J.B. Spins

Jazz, film, and improvised culture.

Sunday, January 25, 2015

Slamdance ’15: Ratter

Surely, even the most tenacious cyber-stalker has to go to work or buy groceries sometime. Somehow, the predator tapping into Emma’s life always seems to be watching. That monomaniacal focus makes it is even more unsettling to watch her through his eyes throughout Branden Kramer’s Ratter, which screens during the 2015 Slamdance Film Festival.

Obviously, we cannot see the man who has maliciously hacked Emma’s computer and assorted internet accessing devices, but he did quite a job on her. Through their web-cameras, he (and we) see just about all of her presumptively private moments. She moved to New York following a rough patch back home, but in retrospect, that seems to be a mistake. When she finally realizes she has been hacked, she immediately suspects her still bitter ex, but he seems an unlikely culprit from our perspective. Unfortunately, the cyber harassment dangerously escalates when the unknown perpetrator starts sabotaging her relationships.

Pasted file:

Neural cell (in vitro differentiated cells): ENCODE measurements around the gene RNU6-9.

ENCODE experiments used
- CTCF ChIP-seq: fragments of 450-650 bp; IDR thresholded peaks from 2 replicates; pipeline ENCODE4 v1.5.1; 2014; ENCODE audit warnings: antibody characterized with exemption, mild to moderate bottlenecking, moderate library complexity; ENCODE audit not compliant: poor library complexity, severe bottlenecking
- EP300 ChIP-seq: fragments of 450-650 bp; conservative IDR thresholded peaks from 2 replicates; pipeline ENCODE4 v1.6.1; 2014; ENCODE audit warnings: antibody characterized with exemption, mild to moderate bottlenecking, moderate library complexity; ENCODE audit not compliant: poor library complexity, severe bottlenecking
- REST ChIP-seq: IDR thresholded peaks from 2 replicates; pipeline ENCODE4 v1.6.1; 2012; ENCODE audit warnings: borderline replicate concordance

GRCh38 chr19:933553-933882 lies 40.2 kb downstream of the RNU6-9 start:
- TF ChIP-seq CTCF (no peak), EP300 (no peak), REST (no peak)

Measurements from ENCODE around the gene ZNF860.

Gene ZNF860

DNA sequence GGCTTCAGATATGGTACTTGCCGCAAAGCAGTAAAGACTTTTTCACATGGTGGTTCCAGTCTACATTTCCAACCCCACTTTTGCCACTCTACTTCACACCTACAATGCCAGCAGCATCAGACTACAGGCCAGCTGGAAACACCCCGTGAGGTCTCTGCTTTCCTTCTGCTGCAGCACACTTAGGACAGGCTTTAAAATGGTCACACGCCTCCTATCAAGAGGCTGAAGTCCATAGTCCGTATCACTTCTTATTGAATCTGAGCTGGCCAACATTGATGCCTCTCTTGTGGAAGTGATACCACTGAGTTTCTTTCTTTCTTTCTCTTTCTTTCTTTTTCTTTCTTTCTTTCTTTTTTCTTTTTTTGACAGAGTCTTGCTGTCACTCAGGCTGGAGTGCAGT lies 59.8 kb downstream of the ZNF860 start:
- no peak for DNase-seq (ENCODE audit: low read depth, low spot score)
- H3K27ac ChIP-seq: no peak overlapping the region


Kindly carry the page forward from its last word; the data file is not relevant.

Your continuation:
Ratter is the sort of film that will scare viewers into moving a good portion of their lives off-line. Like Bobby Boermans’ more conventionally thrillerish App, it makes retro flip phones look like an idea whose time has come again (they make and receive calls, period). Kramer takes some time to set the scene and flesh out Emma’s backstory, but he steadily builds the claustrophobic tension until you want to scream at her: “get out of the apartment.”

Given its online video look and the menacing vibe, Ratter feels somewhat akin to the original V/H/S anthology film. The most notable dissimilarity—and it’s a significant one—is Ratter’s lack of fun.

In a way, Ashley Benson (of Spring Breakers and Pretty Little Liars) is too realistic as Emma. We see her make dozens of mistakes and in just about every unflattering moment imaginable, yet she always seems like a generally decent, somewhat naïve kid. She also develops some surprisingly down-to-earth flirtatious chemistry with her prospective new boyfriend Michael, also nicely played by Matt McGorry. They certainly do not deserve what befalls them.

Kramer exercises commanding control of the film’s twisted mood and psychopathic concentration, while Benson withstands the relentlessly intimate focus remarkably well. However, even mildly sensitive viewers might be disturbed at where it ends up. Recommended for luddites looking for a bitterly black thriller, Ratter screens again this Wednesday (1/28) at Treasure Mountain Inn, as part of this year’s Slamdance.

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